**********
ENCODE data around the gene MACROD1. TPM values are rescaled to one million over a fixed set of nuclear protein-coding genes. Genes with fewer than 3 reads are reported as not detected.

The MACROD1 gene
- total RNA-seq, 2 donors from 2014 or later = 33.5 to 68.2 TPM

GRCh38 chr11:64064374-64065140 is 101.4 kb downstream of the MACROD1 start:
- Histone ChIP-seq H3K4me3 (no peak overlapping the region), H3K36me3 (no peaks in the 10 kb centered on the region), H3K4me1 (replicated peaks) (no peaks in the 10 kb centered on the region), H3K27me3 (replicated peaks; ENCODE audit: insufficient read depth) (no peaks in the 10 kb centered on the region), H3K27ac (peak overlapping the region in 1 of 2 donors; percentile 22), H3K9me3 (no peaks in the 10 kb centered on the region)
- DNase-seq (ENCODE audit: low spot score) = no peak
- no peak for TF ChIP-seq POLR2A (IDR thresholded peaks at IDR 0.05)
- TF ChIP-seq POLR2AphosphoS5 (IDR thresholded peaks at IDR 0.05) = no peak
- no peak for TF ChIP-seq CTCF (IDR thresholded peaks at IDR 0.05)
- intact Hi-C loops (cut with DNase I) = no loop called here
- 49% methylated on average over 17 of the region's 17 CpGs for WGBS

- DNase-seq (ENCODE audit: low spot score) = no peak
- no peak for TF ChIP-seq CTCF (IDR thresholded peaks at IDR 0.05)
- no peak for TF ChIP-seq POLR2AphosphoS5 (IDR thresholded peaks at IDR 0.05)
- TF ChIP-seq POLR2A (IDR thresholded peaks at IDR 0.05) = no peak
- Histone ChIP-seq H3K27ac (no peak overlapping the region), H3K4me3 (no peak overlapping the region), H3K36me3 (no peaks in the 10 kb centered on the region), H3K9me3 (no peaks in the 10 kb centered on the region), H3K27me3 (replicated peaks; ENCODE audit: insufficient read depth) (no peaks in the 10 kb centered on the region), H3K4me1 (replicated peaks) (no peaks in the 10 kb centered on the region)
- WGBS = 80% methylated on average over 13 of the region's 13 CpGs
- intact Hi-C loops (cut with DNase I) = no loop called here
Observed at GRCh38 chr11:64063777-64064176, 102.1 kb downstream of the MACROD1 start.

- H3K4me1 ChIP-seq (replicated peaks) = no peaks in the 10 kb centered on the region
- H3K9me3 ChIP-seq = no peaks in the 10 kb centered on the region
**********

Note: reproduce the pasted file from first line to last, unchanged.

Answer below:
ENCODE data around the gene MACROD1. TPM values are rescaled to one million over a fixed set of nuclear protein-coding genes. Genes with fewer than 3 reads are reported as not detected.

The MACROD1 gene
- total RNA-seq, 2 donors from 2014 or later = 33.5 to 68.2 TPM

GRCh38 chr11:64064374-64065140 is 101.4 kb downstream of the MACROD1 start:
- Histone ChIP-seq H3K4me3 (no peak overlapping the region), H3K36me3 (no peaks in the 10 kb centered on the region), H3K4me1 (replicated peaks) (no peaks in the 10 kb centered on the region), H3K27me3 (replicated peaks; ENCODE audit: insufficient read depth) (no peaks in the 10 kb centered on the region), H3K27ac (peak overlapping the region in 1 of 2 donors; percentile 22), H3K9me3 (no peaks in the 10 kb centered on the region)
- DNase-seq (ENCODE audit: low spot score) = no peak
- no peak for TF ChIP-seq POLR2A (IDR thresholded peaks at IDR 0.05)
- TF ChIP-seq POLR2AphosphoS5 (IDR thresholded peaks at IDR 0.05) = no peak
- no peak for TF ChIP-seq CTCF (IDR thresholded peaks at IDR 0.05)
- intact Hi-C loops (cut with DNase I) = no loop called here
- 49% methylated on average over 17 of the region's 17 CpGs for WGBS

- DNase-seq (ENCODE audit: low spot score) = no peak
- no peak for TF ChIP-seq CTCF (IDR thresholded peaks at IDR 0.05)
- no peak for TF ChIP-seq POLR2AphosphoS5 (IDR thresholded peaks at IDR 0.05)
- TF ChIP-seq POLR2A (IDR thresholded peaks at IDR 0.05) = no peak
- Histone ChIP-seq H3K27ac (no peak overlapping the region), H3K4me3 (no peak overlapping the region), H3K36me3 (no peaks in the 10 kb centered on the region), H3K9me3 (no peaks in the 10 kb centered on the region), H3K27me3 (replicated peaks; ENCODE audit: insufficient read depth) (no peaks in the 10 kb centered on the region), H3K4me1 (replicated peaks) (no peaks in the 10 kb centered on the region)
- WGBS = 80% methylated on average over 13 of the region's 13 CpGs
- intact Hi-C loops (cut with DNase I) = no loop called here
Observed at GRCh38 chr11:64063777-64064176, 102.1 kb downstream of the MACROD1 start.

- H3K4me1 ChIP-seq (replicated peaks) = no peaks in the 10 kb centered on the region
- H3K9me3 ChIP-seq = no peaks in the 10 kb centered on the region